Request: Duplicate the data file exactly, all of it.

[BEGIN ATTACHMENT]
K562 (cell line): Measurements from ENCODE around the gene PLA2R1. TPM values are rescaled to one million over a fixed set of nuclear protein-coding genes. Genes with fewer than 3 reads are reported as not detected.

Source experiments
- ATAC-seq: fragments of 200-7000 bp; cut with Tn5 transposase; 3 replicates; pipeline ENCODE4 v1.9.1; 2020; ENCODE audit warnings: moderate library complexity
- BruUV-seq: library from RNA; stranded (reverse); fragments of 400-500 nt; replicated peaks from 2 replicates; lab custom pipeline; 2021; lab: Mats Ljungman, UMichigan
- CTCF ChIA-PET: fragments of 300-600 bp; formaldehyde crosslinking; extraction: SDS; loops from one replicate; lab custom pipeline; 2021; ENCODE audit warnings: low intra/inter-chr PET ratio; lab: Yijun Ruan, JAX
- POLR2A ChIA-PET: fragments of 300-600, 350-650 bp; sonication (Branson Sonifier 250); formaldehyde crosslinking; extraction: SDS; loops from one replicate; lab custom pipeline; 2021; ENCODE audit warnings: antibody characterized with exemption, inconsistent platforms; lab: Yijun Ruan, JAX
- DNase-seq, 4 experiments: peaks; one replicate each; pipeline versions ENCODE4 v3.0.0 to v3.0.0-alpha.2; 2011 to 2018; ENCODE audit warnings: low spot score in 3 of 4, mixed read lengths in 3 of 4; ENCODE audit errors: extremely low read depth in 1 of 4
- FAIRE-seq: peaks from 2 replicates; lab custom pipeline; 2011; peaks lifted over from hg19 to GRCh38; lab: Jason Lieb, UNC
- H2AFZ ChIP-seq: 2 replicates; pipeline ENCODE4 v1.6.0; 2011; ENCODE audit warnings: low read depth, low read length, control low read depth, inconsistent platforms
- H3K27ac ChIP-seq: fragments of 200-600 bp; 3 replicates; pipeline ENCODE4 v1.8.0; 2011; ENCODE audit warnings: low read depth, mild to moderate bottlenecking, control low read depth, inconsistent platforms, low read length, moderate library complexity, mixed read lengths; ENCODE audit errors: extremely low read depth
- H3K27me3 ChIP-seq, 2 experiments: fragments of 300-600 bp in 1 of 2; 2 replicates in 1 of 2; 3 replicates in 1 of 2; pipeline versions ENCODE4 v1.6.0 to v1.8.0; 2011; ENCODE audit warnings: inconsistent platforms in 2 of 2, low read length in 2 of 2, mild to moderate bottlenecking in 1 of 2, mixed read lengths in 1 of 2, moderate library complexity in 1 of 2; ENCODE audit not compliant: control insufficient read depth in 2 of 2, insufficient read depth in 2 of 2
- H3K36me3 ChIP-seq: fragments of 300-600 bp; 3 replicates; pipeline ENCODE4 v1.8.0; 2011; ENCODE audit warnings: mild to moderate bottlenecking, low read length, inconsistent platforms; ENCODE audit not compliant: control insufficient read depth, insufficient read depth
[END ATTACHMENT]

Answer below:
K562 (cell line): Measurements from ENCODE around the gene PLA2R1. TPM values are rescaled to one million over a fixed set of nuclear protein-coding genes. Genes with fewer than 3 reads are reported as not detected.

Source experiments
- ATAC-seq: fragments of 200-7000 bp; cut with Tn5 transposase; 3 replicates; pipeline ENCODE4 v1.9.1; 2020; ENCODE audit warnings: moderate library complexity
- BruUV-seq: library from RNA; stranded (reverse); fragments of 400-500 nt; replicated peaks from 2 replicates; lab custom pipeline; 2021; lab: Mats Ljungman, UMichigan
- CTCF ChIA-PET: fragments of 300-600 bp; formaldehyde crosslinking; extraction: SDS; loops from one replicate; lab custom pipeline; 2021; ENCODE audit warnings: low intra/inter-chr PET ratio; lab: Yijun Ruan, JAX
- POLR2A ChIA-PET: fragments of 300-600, 350-650 bp; sonication (Branson Sonifier 250); formaldehyde crosslinking; extraction: SDS; loops from one replicate; lab custom pipeline; 2021; ENCODE audit warnings: antibody characterized with exemption, inconsistent platforms; lab: Yijun Ruan, JAX
- DNase-seq, 4 experiments: peaks; one replicate each; pipeline versions ENCODE4 v3.0.0 to v3.0.0-alpha.2; 2011 to 2018; ENCODE audit warnings: low spot score in 3 of 4, mixed read lengths in 3 of 4; ENCODE audit errors: extremely low read depth in 1 of 4
- FAIRE-seq: peaks from 2 replicates; lab custom pipeline; 2011; peaks lifted over from hg19 to GRCh38; lab: Jason Lieb, UNC
- H2AFZ ChIP-seq: 2 replicates; pipeline ENCODE4 v1.6.0; 2011; ENCODE audit warnings: low read depth, low read length, control low read depth, inconsistent platforms
- H3K27ac ChIP-seq: fragments of 200-600 bp; 3 replicates; pipeline ENCODE4 v1.8.0; 2011; ENCODE audit warnings: low read depth, mild to moderate bottlenecking, control low read depth, inconsistent platforms, low read length, moderate library complexity, mixed read lengths; ENCODE audit errors: extremely low read depth
- H3K27me3 ChIP-seq, 2 experiments: fragments of 300-600 bp in 1 of 2; 2 replicates in 1 of 2; 3 replicates in 1 of 2; pipeline versions ENCODE4 v1.6.0 to v1.8.0; 2011; ENCODE audit warnings: inconsistent platforms in 2 of 2, low read length in 2 of 2, mild to moderate bottlenecking in 1 of 2, mixed read lengths in 1 of 2, moderate library complexity in 1 of 2; ENCODE audit not compliant: control insufficient read depth in 2 of 2, insufficient read depth in 2 of 2
- H3K36me3 ChIP-seq: fragments of 300-600 bp; 3 replicates; pipeline ENCODE4 v1.8.0; 2011; ENCODE audit warnings: mild to moderate bottlenecking, low read length, inconsistent platforms; ENCODE audit not compliant: control insufficient read depth, insufficient read depth